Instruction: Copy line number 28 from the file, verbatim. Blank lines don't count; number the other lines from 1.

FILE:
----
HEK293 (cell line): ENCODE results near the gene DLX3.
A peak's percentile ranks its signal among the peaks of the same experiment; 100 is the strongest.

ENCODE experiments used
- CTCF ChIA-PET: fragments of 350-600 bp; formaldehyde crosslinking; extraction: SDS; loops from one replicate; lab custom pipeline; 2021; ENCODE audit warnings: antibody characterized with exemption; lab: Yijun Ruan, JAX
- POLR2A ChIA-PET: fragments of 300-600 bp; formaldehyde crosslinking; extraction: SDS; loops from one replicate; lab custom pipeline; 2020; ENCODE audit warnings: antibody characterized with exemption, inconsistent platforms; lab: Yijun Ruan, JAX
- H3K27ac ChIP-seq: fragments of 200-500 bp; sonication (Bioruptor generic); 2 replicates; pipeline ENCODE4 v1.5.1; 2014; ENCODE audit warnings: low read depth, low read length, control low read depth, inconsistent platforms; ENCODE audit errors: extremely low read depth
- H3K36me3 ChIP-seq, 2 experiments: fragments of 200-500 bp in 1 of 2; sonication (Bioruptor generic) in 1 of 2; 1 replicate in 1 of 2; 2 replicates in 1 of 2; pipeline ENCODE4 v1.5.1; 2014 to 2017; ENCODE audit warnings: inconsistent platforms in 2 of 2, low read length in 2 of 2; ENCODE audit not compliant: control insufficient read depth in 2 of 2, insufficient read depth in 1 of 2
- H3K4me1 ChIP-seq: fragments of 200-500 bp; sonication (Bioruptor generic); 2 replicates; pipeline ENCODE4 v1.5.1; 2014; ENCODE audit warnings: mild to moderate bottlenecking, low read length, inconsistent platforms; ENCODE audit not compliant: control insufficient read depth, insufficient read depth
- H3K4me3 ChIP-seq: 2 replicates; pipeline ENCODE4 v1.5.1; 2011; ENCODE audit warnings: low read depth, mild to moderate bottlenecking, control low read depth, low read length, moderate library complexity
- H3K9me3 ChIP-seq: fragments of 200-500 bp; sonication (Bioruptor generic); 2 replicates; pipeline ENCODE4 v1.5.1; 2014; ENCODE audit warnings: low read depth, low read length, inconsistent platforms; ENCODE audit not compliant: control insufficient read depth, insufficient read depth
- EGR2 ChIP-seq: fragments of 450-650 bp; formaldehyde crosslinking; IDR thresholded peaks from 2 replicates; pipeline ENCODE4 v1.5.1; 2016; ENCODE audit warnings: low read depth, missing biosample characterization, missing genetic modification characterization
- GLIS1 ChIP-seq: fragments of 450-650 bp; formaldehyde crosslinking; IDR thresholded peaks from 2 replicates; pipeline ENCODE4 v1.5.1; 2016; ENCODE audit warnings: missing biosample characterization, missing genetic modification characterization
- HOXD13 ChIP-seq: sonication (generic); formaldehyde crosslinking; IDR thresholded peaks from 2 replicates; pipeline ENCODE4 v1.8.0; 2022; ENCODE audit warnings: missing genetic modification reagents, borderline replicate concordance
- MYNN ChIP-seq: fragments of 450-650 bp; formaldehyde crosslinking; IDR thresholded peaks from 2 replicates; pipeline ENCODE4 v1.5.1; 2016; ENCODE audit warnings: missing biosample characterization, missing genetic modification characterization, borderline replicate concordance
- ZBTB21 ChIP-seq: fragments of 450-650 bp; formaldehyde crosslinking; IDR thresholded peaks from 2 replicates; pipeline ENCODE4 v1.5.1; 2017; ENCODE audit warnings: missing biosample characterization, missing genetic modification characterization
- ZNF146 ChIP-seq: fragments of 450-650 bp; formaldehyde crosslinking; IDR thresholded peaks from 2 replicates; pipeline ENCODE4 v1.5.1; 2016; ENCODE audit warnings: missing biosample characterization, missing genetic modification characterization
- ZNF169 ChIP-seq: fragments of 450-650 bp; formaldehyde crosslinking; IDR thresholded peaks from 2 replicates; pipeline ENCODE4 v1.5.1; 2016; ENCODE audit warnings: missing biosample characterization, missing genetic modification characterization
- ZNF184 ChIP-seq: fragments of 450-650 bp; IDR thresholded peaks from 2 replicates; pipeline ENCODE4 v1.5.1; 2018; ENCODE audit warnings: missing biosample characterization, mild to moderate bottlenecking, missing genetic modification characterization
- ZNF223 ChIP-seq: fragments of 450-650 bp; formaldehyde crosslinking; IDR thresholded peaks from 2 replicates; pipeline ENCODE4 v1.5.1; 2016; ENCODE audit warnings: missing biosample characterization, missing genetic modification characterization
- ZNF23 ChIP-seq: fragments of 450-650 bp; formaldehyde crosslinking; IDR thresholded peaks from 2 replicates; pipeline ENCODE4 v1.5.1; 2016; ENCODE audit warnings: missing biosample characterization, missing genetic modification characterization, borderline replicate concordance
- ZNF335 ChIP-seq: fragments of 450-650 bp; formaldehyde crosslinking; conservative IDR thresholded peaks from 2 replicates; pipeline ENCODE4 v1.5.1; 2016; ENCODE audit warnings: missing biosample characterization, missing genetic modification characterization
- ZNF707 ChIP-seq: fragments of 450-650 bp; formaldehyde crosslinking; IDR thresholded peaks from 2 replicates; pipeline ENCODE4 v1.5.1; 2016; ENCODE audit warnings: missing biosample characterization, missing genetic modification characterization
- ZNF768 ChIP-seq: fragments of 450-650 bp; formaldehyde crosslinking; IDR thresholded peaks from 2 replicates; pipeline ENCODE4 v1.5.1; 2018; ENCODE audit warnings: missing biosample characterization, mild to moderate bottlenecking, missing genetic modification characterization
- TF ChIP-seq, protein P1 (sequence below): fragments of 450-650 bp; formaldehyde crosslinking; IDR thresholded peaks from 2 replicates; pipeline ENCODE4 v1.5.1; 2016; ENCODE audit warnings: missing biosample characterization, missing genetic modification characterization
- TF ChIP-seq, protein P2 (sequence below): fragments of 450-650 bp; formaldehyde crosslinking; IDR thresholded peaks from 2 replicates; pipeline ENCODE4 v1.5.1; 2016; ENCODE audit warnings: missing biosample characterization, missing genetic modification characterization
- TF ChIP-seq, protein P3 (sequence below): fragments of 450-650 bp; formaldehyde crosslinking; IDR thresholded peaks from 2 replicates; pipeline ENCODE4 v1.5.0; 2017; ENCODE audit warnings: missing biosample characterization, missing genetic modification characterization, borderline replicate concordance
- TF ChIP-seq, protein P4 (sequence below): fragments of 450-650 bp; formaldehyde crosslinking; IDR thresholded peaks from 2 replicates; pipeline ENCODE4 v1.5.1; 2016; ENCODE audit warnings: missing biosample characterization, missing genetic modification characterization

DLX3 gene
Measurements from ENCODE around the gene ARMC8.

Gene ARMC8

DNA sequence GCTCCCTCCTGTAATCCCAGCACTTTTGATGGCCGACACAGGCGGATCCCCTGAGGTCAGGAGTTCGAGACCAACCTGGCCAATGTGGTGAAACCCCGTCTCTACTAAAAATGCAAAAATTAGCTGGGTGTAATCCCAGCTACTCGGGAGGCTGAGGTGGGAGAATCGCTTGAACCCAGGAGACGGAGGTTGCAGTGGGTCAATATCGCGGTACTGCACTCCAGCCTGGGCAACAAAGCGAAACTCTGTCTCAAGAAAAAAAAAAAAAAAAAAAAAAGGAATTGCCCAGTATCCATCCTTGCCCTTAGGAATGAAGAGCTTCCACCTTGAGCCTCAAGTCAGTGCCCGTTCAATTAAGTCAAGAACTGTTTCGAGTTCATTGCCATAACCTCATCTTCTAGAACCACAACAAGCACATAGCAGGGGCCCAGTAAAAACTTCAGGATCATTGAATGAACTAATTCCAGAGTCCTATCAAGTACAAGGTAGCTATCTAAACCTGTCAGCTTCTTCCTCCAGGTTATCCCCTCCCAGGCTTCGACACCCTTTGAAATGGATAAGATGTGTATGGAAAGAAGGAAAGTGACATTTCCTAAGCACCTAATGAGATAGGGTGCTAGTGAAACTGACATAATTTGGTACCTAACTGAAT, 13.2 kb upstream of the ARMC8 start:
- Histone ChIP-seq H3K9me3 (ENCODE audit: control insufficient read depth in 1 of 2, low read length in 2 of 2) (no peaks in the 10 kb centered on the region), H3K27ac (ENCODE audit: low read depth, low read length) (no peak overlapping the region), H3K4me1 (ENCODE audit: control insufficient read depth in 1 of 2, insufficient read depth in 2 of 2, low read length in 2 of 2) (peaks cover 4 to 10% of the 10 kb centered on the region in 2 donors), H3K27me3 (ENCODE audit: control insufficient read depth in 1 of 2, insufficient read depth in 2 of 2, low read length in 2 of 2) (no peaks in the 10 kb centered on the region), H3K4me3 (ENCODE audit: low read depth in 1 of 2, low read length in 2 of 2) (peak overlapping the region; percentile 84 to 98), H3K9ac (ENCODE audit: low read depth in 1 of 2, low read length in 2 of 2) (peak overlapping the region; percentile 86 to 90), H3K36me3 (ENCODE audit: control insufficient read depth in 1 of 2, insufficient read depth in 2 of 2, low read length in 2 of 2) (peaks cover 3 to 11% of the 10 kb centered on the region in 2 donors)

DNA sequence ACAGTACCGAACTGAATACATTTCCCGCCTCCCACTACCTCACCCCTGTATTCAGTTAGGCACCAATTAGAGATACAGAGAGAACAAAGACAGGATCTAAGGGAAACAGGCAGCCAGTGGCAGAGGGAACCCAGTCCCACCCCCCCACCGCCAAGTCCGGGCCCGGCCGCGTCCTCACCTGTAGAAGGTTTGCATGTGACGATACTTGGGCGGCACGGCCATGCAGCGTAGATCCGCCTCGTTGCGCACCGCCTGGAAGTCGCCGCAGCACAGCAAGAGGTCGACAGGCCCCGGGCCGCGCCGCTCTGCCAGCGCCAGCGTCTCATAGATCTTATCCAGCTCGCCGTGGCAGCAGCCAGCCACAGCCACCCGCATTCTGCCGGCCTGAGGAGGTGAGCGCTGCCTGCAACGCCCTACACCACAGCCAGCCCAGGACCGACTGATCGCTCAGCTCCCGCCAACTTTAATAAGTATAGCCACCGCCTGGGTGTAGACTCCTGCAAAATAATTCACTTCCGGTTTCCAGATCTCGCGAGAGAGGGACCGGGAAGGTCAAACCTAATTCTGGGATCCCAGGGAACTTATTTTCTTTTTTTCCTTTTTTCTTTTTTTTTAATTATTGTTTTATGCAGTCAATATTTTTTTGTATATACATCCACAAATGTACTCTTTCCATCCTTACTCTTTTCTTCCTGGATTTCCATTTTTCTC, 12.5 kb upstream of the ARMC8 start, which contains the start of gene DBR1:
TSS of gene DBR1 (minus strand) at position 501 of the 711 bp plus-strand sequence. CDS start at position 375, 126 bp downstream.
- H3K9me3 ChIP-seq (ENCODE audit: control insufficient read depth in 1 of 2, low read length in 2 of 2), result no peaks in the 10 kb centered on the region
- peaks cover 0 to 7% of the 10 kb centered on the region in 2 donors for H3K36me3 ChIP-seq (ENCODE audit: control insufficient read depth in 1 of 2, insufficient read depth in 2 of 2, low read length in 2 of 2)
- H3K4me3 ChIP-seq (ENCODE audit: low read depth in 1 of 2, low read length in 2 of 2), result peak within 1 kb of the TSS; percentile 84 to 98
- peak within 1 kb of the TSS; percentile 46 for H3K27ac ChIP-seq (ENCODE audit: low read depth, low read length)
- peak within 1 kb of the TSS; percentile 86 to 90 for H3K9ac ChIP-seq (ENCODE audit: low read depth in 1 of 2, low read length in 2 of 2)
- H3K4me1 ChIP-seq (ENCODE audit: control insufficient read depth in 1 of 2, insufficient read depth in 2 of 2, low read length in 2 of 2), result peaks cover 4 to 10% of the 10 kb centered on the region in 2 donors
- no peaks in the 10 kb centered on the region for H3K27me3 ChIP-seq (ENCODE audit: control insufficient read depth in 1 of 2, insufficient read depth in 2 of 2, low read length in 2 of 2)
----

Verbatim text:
DLX3 gene